A sacred promise doesn’t mean that it cannot ever be broken. Divorce is an important and necessary institution in society in the modern era. A vital escape valve to an improvident marriage, or one that turns improvident over time. There is a myriad of reasons that will come up and make the dissolution of the marriage, the ending of the agreement or contract, necessary.
This Valentine’s day, until the Parkland shooting, the public focus was on a different kind of violence, “domestic violence.”
As complicated is the concept of a sacred promise to love and live with someone your entire life so too is complicated the fact that during that time one partner can treat the other badly, and violently. It is never okay to do so, and yet it happens.
Even to us, Susan and me. In the more than 51 years of marriage I have never struck Susan. And yes, over the 51 plus years there were incidents when I came close and in fact Susan was fearful. There were periods of time when I was mean and said and did things that were demeaning and hurtful. And I should not have done so. In each incident and the periods over which they happened, I know and understand the fault was entirely mine. I learned that more deeply over time. And she has as well. She is NOT and never has been the cause of my faults.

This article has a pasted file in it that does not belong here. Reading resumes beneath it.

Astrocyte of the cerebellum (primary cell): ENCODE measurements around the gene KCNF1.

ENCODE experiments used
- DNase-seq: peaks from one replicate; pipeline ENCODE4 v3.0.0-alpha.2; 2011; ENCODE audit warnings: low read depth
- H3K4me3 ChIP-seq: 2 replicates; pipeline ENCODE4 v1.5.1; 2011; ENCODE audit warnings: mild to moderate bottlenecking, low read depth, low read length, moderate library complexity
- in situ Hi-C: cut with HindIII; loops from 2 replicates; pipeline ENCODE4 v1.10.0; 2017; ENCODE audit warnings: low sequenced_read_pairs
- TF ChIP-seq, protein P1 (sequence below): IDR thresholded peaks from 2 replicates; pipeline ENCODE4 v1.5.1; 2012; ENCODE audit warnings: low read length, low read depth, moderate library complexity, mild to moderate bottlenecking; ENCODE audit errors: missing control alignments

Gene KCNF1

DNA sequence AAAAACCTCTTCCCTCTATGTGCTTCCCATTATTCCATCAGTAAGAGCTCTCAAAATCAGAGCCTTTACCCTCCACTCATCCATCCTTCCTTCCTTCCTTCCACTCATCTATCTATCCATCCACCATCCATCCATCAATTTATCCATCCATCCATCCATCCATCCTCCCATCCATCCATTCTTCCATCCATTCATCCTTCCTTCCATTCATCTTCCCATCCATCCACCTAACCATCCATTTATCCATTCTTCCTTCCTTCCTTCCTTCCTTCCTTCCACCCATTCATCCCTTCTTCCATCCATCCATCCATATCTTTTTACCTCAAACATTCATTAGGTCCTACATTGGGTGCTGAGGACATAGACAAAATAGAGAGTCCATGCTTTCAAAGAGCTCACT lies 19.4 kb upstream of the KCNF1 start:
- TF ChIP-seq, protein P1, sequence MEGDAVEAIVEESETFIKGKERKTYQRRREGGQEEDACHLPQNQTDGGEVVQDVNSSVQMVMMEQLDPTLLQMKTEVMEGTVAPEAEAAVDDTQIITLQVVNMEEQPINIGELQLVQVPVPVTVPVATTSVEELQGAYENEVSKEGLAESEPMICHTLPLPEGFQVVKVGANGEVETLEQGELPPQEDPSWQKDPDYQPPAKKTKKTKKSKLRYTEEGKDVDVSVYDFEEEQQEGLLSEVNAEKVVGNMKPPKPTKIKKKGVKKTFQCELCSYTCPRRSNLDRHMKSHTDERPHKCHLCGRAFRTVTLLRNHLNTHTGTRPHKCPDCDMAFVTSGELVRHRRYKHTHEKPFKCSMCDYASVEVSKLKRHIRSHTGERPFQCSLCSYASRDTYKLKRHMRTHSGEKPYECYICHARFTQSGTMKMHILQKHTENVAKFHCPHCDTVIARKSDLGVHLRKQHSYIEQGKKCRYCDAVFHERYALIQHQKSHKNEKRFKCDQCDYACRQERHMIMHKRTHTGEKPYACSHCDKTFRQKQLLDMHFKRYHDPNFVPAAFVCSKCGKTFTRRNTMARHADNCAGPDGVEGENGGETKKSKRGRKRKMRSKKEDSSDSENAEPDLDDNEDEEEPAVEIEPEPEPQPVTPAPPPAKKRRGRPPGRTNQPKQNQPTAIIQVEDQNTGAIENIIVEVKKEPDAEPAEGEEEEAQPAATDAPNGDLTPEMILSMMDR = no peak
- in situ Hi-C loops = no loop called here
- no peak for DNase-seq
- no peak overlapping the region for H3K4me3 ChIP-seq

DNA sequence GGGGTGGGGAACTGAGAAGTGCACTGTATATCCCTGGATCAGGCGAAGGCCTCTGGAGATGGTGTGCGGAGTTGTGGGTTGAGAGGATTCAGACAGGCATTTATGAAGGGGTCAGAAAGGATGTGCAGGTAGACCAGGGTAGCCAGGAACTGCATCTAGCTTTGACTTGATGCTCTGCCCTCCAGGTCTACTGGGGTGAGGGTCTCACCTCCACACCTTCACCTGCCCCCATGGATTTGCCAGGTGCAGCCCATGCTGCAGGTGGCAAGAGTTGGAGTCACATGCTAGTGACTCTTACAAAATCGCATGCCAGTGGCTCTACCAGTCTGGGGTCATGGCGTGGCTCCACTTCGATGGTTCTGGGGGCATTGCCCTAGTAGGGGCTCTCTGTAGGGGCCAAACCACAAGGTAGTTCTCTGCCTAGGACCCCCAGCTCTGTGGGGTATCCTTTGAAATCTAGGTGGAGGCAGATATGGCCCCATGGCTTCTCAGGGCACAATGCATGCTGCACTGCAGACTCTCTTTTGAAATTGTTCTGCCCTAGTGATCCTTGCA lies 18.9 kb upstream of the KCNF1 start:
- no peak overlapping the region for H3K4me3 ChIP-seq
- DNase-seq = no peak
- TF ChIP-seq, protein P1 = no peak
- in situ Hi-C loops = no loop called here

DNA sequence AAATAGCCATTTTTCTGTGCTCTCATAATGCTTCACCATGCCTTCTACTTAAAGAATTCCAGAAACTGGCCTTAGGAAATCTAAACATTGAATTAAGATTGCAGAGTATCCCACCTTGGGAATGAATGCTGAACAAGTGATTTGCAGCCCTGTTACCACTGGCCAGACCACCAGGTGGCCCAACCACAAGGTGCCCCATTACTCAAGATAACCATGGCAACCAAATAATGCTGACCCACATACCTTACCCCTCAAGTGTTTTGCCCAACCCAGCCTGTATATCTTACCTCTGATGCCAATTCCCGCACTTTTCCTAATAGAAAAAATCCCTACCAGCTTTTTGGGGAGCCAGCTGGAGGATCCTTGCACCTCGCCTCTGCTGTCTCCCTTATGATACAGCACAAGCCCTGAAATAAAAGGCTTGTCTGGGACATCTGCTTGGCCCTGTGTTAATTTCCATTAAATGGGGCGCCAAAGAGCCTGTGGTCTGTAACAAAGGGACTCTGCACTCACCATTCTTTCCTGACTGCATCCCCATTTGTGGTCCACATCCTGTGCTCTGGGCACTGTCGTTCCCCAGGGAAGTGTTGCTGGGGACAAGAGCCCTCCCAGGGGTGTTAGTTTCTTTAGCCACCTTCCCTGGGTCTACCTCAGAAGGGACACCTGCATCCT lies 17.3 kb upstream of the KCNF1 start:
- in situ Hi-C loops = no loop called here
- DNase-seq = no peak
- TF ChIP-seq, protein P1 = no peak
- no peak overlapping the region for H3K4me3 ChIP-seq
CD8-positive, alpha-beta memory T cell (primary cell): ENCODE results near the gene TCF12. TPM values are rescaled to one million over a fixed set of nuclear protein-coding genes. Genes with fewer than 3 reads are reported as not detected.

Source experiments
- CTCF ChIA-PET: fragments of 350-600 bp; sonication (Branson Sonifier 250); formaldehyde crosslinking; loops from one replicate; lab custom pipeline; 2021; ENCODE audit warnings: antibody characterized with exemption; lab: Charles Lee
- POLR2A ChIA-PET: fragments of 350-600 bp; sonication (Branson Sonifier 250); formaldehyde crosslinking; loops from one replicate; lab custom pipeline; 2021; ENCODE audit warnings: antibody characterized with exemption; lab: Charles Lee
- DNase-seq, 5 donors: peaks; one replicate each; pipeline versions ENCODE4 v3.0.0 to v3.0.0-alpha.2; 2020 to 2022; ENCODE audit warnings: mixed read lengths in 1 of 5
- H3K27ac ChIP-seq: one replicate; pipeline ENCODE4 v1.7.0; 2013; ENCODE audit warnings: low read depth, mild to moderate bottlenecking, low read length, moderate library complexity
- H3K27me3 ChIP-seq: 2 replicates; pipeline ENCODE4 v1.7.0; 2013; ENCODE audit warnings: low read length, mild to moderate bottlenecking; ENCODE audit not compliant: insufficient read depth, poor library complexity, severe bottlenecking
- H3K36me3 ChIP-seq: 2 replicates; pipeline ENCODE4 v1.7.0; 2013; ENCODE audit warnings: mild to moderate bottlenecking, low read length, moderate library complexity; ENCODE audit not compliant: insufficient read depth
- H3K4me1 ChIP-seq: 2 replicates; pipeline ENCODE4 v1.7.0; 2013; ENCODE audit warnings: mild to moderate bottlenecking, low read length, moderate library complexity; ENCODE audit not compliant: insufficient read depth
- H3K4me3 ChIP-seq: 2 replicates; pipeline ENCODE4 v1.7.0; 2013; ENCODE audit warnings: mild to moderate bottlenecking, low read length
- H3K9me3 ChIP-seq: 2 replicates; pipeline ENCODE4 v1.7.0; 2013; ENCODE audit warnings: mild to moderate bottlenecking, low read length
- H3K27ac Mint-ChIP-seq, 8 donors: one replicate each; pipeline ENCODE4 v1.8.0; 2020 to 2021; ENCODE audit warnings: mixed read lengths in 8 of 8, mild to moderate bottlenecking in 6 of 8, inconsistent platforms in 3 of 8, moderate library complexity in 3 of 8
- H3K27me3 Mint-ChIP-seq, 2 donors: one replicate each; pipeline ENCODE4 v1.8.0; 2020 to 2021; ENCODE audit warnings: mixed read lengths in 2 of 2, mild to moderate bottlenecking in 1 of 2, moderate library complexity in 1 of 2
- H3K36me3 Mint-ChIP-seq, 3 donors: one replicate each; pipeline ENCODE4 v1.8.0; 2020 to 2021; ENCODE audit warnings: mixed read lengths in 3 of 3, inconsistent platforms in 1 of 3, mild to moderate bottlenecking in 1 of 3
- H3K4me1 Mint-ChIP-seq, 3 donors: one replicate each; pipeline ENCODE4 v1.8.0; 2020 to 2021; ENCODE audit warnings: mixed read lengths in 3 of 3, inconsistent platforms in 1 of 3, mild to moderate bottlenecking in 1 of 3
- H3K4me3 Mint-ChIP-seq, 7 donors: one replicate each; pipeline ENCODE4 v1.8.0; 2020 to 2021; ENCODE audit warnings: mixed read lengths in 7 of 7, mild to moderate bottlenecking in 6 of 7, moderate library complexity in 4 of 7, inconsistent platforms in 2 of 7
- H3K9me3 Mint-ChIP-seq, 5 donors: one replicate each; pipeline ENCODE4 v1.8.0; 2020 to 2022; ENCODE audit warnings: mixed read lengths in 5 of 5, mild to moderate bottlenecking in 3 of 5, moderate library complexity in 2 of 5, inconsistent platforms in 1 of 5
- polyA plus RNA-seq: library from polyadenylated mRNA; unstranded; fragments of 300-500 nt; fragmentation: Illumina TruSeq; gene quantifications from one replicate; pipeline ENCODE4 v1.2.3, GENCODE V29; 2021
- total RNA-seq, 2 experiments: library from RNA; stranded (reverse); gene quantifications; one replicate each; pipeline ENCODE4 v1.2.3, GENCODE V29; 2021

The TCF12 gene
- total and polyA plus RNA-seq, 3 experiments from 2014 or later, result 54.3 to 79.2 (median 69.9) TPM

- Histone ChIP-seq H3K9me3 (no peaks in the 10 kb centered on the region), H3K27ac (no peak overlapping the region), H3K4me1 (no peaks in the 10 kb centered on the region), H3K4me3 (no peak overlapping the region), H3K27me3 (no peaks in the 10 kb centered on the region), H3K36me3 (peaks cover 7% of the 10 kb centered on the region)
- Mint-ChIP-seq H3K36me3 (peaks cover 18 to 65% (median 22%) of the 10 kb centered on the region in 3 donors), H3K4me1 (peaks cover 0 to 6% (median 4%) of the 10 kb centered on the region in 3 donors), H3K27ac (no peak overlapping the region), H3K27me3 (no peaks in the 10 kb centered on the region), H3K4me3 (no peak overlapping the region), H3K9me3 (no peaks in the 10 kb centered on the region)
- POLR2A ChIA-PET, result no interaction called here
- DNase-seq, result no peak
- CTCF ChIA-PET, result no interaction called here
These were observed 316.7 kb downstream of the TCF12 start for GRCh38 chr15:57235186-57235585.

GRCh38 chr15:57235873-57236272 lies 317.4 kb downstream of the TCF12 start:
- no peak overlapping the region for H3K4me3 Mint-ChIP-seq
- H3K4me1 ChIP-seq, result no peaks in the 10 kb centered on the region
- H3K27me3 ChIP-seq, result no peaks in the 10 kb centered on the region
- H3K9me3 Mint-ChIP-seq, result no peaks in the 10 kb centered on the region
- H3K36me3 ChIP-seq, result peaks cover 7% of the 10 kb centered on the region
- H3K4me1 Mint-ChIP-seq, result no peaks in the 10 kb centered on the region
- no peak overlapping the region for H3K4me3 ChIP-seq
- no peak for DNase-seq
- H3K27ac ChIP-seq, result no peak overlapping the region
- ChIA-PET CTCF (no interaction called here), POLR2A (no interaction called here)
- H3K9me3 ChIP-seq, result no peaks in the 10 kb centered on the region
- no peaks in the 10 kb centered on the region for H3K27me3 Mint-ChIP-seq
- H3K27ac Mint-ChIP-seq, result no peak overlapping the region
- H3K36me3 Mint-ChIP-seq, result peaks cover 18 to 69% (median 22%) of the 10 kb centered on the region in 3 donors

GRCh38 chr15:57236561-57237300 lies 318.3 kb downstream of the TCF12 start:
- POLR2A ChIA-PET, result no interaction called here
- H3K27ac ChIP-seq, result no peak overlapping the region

The glue that has kept us together even in those times or even through those incidents involves coming back to the promise. What makes it sacred is that knowing we must work through it. In the situations that I am talking here, my impulsive angry and threatening emotional outbursts, these were about me. There is no doubt that I have in the past hurt Susan, her self-image, her happiness, her self-confidence. I think in every marriage there are times when each partner wonders if life would be better apart. And then we think about the promise and figure out how to give each other the space and time to be apart, even while together.
If this blog post is getting uncomfortable to read. Good. I note too that this is being written by me and does not speak to or for Susan. It is my reflection on my behavior and my understanding of what has kept us together.